No matter where you teach or who your students are, as an educator, you must have access to technology and the ability to use it to augment all facets of instruction. Sometimes, however, access to the appropriate edtech for our students isn’t equitable, available or within our expertise — that is why it is critical to align our teaching and learning to advocacy efforts.
To advocate for edtech, it's critical that you are aware of educational technology initiatives in both your state and school district. For example, maybe your district has a goal to increase the use of open educational resources or maybe your state is mandating technology literacy standards like the state of Washington has under its Basic Education Act. Informed educators make better advocates for getting both the supports and funding needed to implement the particulars of a new initiative.
2. Understand the ways edtech drives learning
When advocating for edtech — whether it's to the school board, a lawmaker or even a parent — it's important to be able to articulate how you are using technology as a pedagogical tool for instruction. I find it helpful to categorize the use of technology in the following three buckets:
Scaffolds or tools for helping students learn. These are the edtech tools that educators use for their lessons and can typically be accessed through open educational resources, such as interactive lessons, readings, videos and simulations.
Assessment tools and apps. These can be apps or tools you can use for formative assessments (checking for understanding). Some popular examples include Nearpod, formative and Flipgrid.
Tools used by students to create products. These are edtech tools that students can use to create, such as writing reports, creating videos or making prototypes or models. Students can use tools like Google for Education, WeVideo, Ozobot, VEX and littleBits.
Moreover, it’s very beneficial to have resources organized by category on your school website. If your district tech department does not have a resource page, consider asking for one or, better yet, get together with colleagues to create a clearinghouse of edtech resources.
3. Gather examples of student work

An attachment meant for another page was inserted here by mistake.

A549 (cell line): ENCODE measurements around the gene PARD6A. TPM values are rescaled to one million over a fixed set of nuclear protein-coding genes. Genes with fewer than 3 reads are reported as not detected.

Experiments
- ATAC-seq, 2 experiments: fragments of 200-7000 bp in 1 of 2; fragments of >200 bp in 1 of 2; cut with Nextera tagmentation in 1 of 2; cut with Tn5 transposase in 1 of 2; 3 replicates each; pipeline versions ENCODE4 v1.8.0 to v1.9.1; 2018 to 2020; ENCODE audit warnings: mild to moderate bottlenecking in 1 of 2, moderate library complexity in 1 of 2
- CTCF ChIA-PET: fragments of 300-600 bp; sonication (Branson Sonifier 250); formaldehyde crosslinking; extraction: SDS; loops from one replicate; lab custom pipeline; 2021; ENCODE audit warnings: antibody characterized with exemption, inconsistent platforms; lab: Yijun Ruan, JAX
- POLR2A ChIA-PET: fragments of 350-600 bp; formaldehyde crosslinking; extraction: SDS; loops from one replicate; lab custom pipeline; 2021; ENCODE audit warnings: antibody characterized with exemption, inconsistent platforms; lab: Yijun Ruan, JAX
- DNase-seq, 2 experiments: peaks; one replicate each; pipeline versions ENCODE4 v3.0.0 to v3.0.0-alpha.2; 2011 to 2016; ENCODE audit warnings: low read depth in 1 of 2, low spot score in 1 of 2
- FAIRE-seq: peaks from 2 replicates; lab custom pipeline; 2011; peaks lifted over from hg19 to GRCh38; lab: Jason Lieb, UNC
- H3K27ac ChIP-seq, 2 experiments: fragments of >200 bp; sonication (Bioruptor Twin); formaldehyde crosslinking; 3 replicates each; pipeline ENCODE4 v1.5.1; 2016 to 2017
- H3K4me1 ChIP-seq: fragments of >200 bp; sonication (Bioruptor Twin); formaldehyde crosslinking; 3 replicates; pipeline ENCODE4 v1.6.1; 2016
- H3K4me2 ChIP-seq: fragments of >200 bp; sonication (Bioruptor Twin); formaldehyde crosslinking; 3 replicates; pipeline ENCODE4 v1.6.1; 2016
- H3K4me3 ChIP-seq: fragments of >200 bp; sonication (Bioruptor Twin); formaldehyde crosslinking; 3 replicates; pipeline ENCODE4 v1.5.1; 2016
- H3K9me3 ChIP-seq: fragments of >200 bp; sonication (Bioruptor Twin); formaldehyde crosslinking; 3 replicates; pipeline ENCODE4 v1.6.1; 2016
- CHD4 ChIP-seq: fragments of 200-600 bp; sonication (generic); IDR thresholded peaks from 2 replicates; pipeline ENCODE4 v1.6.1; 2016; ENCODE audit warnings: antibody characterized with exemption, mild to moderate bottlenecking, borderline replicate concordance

For advocacy efforts, knowing how edtech fits into instruction isn’t enough — you must also be able to show results using multimedia examples of student work. Educator Jim Bentley of the Elk Grove School District and a National Geographic Fellow does an excellent job of this on both his blog and in videos by showcasing a climate change project that helped transform his students into teachers, filmmakers and advocates for wildlife conservation. Using the Weebly website builder, students shared their work with the public and also linked to professional organizations — thus creating a legacy of their easily accessible products.
4. Know your legislators and how the process works
For advocacy efforts to be fruitful, you must know how your state legislature works and who your congressional representatives are. It is also important to know their overall agenda, what bills they have passed or are currently working on and what they have supported in the past.
Before calling, visiting or writing to your legislators, be prepared. Write out your speech or prepare talking points, anticipate any questions they might ask and have answers at the ready, and, finally, make sure you are very familiar with the student artifacts you'll be using as examples. Consider talking with students in advance to gather more information.
Senator Tim Kaine has always been a big proponent of Career and Technical Education (CTE) in Virginia — both as governor and now as a senator. Therefore, I make it a point to connect my edtech and CS advocacy efforts to his agenda because high school CS classes typically fall under the CTE umbrella in Virginia. This advocacy strategy has even resulted in his staffers requesting my statement for the press release of the CTE Excellence and Equity Act — aimed at the redesign of American high schools with more career focus.
I advocate for what I deem essential to my classroom and how it can also benefit other schools — thus working for the greater good of all students.
5. Stay focused on teaching and learning
There are many important issues that impact the lives of our students. Whether you are advocating for funding for professional development, improved infrastructure or some other edtech need, it's important to emphasize the importance of equitable teaching and learning with edtech — for both students and ourselves.
This can easily be done by advocating for improved accessibility to edtech for students from underrepresented populations either in your region or school division. Therefore, know your data (who is impacted) and be able to articulate a plan for enhancing teaching and learning equitably. This 2016 Google report on diversity gaps in computer science is an excellent resource for helping to uncover data and crafting critical speaking points for legislators.
Help with edtech advocacy efforts
Need help putting these steps into practice? Remember that there is strength in numbers — so join the ISTE affiliate in your state to improve and maximize your efforts.
Also, check out ISTE’s Advocacy page for resources, tips and to sign up for alerts to take action for edtech. You can also find links to your state and federal lawmakers.
Jorge Valenzuela is an ISTE member, an educational coach and a graduate teaching assistant at Old Dominion University. He is the lead coach for Lifelong Learning Defined, a national faculty of PBLWorks and a national teacher effectiveness coach with the International Technology and Engineering Educators Association (ITEEA). He is also a member of the Lead Educators Team for littleBits. You can connect with Jorge on Twitter @JorgeDoesPBL to continue the conversation.